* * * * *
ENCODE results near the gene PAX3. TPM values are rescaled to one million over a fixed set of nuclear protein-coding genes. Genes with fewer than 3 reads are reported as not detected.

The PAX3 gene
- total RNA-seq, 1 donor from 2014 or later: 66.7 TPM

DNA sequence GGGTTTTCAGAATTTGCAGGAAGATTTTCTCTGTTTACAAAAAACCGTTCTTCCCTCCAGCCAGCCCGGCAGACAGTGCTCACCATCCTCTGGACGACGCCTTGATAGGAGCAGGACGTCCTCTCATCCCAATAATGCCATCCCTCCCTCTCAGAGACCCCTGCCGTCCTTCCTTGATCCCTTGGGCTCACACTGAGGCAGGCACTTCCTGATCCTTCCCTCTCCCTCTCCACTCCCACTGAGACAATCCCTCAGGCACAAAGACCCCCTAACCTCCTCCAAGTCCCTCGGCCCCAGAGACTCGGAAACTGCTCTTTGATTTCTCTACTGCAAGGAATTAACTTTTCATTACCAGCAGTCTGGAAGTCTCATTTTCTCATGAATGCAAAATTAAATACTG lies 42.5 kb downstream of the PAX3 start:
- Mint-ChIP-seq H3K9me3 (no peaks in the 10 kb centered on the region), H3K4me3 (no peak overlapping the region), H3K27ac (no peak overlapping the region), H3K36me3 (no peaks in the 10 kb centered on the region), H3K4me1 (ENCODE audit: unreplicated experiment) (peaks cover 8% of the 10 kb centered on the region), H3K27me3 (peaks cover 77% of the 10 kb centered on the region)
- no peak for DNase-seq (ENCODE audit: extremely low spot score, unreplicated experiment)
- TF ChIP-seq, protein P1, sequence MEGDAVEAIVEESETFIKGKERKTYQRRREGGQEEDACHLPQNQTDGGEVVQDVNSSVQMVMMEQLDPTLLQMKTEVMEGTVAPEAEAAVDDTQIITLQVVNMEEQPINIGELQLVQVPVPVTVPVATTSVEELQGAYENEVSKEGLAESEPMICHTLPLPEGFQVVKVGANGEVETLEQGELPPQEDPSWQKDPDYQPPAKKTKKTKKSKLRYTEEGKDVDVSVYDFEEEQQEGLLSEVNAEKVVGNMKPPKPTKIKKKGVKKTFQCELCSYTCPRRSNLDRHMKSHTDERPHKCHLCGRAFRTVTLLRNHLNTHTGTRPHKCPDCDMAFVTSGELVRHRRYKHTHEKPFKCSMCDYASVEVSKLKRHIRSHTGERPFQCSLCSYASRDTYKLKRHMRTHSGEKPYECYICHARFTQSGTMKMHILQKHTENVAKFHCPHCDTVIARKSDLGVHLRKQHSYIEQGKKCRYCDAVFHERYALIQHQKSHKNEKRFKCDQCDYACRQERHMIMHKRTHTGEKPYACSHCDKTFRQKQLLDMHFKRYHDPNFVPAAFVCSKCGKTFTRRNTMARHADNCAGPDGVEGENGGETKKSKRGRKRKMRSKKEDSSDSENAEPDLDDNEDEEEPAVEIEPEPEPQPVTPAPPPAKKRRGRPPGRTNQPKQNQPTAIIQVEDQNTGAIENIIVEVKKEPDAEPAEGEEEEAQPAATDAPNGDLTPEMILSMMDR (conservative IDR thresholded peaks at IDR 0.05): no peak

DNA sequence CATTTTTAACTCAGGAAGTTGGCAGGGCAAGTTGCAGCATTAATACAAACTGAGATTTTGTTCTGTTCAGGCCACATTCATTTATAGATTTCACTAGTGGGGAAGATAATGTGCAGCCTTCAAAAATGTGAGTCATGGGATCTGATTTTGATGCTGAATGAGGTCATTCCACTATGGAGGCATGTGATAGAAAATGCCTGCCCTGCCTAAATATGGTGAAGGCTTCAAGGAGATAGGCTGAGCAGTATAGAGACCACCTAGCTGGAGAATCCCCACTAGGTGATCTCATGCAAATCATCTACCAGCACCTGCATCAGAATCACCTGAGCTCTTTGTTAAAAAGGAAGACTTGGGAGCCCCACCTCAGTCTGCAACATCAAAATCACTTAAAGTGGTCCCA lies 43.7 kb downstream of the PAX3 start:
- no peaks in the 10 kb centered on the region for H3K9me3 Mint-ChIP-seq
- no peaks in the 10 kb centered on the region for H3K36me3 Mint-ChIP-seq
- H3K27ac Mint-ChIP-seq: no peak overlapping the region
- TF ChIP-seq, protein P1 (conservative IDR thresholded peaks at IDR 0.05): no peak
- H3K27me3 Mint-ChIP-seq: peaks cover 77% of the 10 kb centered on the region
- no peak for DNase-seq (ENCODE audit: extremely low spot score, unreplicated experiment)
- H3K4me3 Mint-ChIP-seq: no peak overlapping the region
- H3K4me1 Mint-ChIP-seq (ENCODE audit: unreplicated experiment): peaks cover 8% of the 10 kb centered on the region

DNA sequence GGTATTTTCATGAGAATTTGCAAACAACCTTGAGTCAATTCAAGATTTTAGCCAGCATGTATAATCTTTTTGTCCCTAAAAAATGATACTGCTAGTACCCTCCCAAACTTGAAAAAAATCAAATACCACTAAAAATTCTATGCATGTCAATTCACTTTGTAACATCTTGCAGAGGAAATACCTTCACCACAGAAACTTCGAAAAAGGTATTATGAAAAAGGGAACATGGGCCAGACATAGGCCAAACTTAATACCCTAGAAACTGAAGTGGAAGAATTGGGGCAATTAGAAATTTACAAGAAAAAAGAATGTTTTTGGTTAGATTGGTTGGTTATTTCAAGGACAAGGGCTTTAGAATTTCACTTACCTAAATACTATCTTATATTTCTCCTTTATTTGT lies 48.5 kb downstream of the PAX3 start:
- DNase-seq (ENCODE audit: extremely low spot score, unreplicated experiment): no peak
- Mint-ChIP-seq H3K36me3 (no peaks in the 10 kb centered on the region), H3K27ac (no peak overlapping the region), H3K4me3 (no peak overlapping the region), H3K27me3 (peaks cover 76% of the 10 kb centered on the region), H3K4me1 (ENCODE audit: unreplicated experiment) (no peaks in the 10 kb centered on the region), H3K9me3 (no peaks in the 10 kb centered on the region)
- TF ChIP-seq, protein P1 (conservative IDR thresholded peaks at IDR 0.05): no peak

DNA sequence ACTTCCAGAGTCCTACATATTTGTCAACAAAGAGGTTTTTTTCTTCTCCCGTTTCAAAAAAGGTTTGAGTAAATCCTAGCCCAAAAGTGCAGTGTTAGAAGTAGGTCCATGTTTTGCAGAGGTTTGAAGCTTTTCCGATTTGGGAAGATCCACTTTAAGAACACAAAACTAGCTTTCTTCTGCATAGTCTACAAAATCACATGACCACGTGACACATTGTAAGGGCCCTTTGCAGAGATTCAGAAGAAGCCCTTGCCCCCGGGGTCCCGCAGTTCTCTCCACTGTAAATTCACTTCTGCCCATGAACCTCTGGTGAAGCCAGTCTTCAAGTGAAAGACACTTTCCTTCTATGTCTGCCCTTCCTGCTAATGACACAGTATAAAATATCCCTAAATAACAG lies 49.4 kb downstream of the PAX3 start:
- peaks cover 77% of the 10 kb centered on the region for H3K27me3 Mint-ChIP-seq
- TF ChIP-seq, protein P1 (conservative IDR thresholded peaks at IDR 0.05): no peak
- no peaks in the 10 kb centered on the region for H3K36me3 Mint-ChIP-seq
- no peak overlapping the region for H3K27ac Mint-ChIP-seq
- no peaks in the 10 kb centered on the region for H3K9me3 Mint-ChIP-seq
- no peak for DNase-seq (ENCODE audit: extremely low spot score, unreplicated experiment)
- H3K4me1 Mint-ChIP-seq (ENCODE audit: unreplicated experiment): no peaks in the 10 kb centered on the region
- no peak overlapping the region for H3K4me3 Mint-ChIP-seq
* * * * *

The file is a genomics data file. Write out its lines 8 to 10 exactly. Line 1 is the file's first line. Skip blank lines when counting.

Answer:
DNA sequence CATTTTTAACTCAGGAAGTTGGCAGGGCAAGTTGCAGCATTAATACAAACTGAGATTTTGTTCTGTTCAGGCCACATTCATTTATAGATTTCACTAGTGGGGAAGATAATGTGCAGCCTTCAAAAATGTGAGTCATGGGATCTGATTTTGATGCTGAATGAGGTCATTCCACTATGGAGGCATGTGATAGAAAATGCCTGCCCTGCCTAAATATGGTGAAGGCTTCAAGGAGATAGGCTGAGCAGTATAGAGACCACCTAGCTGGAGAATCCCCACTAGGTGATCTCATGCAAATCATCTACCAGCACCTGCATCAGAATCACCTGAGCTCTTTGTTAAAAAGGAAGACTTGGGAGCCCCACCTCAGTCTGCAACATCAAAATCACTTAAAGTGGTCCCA lies 43.7 kb downstream of the PAX3 start:
- no peaks in the 10 kb centered on the region for H3K9me3 Mint-ChIP-seq
- no peaks in the 10 kb centered on the region for H3K36me3 Mint-ChIP-seq